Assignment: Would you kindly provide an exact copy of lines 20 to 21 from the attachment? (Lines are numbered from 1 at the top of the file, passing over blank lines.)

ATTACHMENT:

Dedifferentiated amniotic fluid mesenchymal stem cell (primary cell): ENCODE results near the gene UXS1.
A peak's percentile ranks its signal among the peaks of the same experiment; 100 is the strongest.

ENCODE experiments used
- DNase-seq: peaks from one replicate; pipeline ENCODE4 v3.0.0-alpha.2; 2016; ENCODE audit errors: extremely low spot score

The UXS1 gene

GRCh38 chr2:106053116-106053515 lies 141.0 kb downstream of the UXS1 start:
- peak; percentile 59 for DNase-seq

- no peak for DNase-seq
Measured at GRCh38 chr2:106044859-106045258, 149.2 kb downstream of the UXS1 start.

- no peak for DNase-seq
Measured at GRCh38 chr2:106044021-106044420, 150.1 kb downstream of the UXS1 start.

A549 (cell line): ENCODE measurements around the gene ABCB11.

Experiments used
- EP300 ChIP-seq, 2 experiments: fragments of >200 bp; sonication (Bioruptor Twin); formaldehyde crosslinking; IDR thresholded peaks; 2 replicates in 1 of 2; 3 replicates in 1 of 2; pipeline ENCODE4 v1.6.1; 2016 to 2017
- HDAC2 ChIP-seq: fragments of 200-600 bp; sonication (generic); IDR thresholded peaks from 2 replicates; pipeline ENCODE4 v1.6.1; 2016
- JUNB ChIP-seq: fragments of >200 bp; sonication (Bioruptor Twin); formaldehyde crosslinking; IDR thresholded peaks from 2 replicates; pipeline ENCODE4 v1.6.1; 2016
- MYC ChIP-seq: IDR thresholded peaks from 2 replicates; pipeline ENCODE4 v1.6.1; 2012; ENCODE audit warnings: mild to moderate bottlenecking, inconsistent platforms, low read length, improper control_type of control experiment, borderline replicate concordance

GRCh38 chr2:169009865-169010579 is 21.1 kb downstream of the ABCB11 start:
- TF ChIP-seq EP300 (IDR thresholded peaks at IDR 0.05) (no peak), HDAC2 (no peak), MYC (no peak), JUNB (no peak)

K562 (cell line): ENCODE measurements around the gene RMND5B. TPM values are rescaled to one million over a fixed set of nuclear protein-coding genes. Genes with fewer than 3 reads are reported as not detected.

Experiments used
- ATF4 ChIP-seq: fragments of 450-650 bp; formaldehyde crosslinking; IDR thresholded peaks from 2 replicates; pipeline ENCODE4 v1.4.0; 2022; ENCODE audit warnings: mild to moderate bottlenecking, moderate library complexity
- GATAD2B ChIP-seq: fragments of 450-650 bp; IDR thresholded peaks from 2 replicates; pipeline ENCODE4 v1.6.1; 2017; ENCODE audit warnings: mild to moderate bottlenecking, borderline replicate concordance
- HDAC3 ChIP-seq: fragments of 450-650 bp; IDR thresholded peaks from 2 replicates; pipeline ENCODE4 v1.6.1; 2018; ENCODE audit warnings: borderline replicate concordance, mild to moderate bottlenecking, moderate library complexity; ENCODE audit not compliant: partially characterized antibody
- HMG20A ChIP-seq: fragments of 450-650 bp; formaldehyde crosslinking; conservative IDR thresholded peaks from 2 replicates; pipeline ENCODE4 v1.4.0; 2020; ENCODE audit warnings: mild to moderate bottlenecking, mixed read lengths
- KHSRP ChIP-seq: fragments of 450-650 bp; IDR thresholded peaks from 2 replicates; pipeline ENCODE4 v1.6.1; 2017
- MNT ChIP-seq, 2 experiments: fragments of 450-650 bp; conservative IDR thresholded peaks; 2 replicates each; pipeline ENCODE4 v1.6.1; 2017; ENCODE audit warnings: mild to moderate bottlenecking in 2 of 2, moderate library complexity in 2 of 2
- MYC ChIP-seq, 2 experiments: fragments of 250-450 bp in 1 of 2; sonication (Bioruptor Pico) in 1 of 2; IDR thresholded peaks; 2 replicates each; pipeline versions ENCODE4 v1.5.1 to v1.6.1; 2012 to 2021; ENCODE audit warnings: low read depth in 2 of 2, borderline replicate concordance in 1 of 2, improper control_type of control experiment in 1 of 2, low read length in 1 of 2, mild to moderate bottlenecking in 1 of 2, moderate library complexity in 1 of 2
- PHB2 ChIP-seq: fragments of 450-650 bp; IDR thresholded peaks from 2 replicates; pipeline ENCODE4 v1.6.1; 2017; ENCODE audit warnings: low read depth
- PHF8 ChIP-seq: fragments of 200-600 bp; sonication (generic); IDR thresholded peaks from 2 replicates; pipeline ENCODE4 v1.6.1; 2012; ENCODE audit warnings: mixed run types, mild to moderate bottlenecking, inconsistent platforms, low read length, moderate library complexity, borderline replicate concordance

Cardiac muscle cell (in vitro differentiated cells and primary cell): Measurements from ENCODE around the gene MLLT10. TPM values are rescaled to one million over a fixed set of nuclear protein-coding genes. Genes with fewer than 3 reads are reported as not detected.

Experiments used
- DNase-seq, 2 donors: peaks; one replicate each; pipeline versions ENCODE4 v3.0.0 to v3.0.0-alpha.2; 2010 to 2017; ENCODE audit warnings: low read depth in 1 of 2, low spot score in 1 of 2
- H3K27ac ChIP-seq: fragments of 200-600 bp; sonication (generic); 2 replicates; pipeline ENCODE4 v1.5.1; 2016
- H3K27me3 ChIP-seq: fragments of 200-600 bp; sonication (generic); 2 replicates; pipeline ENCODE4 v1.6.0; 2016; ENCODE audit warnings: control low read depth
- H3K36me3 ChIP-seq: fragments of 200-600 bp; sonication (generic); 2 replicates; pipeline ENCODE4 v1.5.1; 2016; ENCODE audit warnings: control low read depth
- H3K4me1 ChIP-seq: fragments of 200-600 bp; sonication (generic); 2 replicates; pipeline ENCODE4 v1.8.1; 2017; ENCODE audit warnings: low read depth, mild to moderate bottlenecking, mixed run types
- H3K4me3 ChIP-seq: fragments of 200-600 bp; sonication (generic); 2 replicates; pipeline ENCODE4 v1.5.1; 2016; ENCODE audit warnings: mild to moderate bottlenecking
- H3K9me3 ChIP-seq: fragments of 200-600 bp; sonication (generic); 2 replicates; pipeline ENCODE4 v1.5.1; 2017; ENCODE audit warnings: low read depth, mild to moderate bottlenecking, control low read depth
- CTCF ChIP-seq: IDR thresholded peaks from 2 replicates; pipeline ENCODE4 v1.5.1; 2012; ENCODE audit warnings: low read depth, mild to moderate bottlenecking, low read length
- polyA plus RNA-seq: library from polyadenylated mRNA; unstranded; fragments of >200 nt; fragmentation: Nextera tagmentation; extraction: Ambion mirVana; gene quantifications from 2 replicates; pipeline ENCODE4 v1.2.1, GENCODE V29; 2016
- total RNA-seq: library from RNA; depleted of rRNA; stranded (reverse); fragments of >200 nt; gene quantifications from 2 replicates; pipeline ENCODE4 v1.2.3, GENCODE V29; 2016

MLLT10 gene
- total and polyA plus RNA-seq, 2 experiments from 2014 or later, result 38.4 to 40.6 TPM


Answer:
K562 (cell line): ENCODE measurements around the gene RMND5B. TPM values are rescaled to one million over a fixed set of nuclear protein-coding genes. Genes with fewer than 3 reads are reported as not detected.

Experiments used